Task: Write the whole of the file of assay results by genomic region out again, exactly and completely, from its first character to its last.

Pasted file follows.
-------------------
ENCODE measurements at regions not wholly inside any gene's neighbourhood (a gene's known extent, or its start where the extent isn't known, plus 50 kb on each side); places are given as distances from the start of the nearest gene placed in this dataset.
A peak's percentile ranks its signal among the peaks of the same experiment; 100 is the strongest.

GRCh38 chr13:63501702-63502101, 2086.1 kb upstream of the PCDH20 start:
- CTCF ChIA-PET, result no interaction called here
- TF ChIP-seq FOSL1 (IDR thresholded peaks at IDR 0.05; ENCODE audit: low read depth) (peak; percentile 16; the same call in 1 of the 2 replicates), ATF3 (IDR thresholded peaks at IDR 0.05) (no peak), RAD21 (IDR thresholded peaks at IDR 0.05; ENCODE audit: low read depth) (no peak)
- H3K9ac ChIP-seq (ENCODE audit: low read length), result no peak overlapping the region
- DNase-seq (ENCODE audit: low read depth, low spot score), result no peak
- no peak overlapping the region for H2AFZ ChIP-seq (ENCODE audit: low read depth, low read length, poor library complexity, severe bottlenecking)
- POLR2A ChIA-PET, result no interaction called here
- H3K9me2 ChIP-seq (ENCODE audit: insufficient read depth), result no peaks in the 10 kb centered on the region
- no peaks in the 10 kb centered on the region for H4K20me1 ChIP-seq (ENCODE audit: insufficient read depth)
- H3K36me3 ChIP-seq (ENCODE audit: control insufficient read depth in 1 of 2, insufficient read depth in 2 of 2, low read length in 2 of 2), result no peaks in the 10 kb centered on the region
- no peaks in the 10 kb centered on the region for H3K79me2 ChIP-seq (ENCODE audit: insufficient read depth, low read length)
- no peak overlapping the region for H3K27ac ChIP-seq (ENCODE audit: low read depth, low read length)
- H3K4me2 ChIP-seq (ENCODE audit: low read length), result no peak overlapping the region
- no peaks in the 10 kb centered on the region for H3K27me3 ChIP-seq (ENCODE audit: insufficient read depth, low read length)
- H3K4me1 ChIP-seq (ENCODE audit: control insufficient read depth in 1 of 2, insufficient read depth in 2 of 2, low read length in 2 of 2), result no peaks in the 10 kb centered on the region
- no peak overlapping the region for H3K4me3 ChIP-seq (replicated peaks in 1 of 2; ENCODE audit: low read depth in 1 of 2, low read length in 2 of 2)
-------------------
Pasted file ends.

ENCODE measurements at regions not wholly inside any gene's neighbourhood (a gene's known extent, or its start where the extent isn't known, plus 50 kb on each side); places are given as distances from the start of the nearest gene placed in this dataset.
A peak's percentile ranks its signal among the peaks of the same experiment; 100 is the strongest.

GRCh38 chr13:63501702-63502101, 2086.1 kb upstream of the PCDH20 start:
- CTCF ChIA-PET, result no interaction called here
- TF ChIP-seq FOSL1 (IDR thresholded peaks at IDR 0.05; ENCODE audit: low read depth) (peak; percentile 16; the same call in 1 of the 2 replicates), ATF3 (IDR thresholded peaks at IDR 0.05) (no peak), RAD21 (IDR thresholded peaks at IDR 0.05; ENCODE audit: low read depth) (no peak)
- H3K9ac ChIP-seq (ENCODE audit: low read length), result no peak overlapping the region
- DNase-seq (ENCODE audit: low read depth, low spot score), result no peak
- no peak overlapping the region for H2AFZ ChIP-seq (ENCODE audit: low read depth, low read length, poor library complexity, severe bottlenecking)
- POLR2A ChIA-PET, result no interaction called here
- H3K9me2 ChIP-seq (ENCODE audit: insufficient read depth), result no peaks in the 10 kb centered on the region
- no peaks in the 10 kb centered on the region for H4K20me1 ChIP-seq (ENCODE audit: insufficient read depth)
- H3K36me3 ChIP-seq (ENCODE audit: control insufficient read depth in 1 of 2, insufficient read depth in 2 of 2, low read length in 2 of 2), result no peaks in the 10 kb centered on the region
- no peaks in the 10 kb centered on the region for H3K79me2 ChIP-seq (ENCODE audit: insufficient read depth, low read length)
- no peak overlapping the region for H3K27ac ChIP-seq (ENCODE audit: low read depth, low read length)
- H3K4me2 ChIP-seq (ENCODE audit: low read length), result no peak overlapping the region
- no peaks in the 10 kb centered on the region for H3K27me3 ChIP-seq (ENCODE audit: insufficient read depth, low read length)
- H3K4me1 ChIP-seq (ENCODE audit: control insufficient read depth in 1 of 2, insufficient read depth in 2 of 2, low read length in 2 of 2), result no peaks in the 10 kb centered on the region
- no peak overlapping the region for H3K4me3 ChIP-seq (replicated peaks in 1 of 2; ENCODE audit: low read depth in 1 of 2, low read length in 2 of 2)